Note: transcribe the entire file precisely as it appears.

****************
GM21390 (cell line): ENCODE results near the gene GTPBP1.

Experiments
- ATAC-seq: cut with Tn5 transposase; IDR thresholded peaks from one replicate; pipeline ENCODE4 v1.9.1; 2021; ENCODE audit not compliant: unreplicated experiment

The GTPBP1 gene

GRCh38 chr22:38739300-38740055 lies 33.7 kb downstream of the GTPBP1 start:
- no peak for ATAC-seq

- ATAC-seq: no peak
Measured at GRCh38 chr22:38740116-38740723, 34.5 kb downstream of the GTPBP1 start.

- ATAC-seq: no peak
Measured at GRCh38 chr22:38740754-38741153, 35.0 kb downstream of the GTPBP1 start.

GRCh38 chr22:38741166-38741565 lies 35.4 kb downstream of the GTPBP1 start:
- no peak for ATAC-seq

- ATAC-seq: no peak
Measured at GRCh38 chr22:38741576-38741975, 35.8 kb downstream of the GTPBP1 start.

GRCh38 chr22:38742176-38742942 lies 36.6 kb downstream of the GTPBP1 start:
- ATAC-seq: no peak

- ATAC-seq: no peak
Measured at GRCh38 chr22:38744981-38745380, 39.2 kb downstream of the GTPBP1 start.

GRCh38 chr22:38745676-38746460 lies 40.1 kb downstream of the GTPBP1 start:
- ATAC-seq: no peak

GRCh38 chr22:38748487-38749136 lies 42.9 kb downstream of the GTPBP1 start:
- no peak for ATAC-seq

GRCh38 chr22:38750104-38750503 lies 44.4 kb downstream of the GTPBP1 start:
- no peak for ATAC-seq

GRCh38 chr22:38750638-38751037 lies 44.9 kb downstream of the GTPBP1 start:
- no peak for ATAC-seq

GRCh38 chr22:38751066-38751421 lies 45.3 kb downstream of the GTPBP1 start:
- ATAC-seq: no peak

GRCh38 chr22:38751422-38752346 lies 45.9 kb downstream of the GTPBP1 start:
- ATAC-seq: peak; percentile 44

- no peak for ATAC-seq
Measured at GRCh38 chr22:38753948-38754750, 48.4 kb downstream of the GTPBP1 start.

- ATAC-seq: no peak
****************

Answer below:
GM21390 (cell line): ENCODE results near the gene GTPBP1.

Experiments
- ATAC-seq: cut with Tn5 transposase; IDR thresholded peaks from one replicate; pipeline ENCODE4 v1.9.1; 2021; ENCODE audit not compliant: unreplicated experiment

The GTPBP1 gene

GRCh38 chr22:38739300-38740055 lies 33.7 kb downstream of the GTPBP1 start:
- no peak for ATAC-seq

- ATAC-seq: no peak
Measured at GRCh38 chr22:38740116-38740723, 34.5 kb downstream of the GTPBP1 start.

- ATAC-seq: no peak
Measured at GRCh38 chr22:38740754-38741153, 35.0 kb downstream of the GTPBP1 start.

GRCh38 chr22:38741166-38741565 lies 35.4 kb downstream of the GTPBP1 start:
- no peak for ATAC-seq

- ATAC-seq: no peak
Measured at GRCh38 chr22:38741576-38741975, 35.8 kb downstream of the GTPBP1 start.

GRCh38 chr22:38742176-38742942 lies 36.6 kb downstream of the GTPBP1 start:
- ATAC-seq: no peak

- ATAC-seq: no peak
Measured at GRCh38 chr22:38744981-38745380, 39.2 kb downstream of the GTPBP1 start.

GRCh38 chr22:38745676-38746460 lies 40.1 kb downstream of the GTPBP1 start:
- ATAC-seq: no peak

GRCh38 chr22:38748487-38749136 lies 42.9 kb downstream of the GTPBP1 start:
- no peak for ATAC-seq

GRCh38 chr22:38750104-38750503 lies 44.4 kb downstream of the GTPBP1 start:
- no peak for ATAC-seq

GRCh38 chr22:38750638-38751037 lies 44.9 kb downstream of the GTPBP1 start:
- no peak for ATAC-seq

GRCh38 chr22:38751066-38751421 lies 45.3 kb downstream of the GTPBP1 start:
- ATAC-seq: no peak

GRCh38 chr22:38751422-38752346 lies 45.9 kb downstream of the GTPBP1 start:
- ATAC-seq: peak; percentile 44

- no peak for ATAC-seq
Measured at GRCh38 chr22:38753948-38754750, 48.4 kb downstream of the GTPBP1 start.

- ATAC-seq: no peak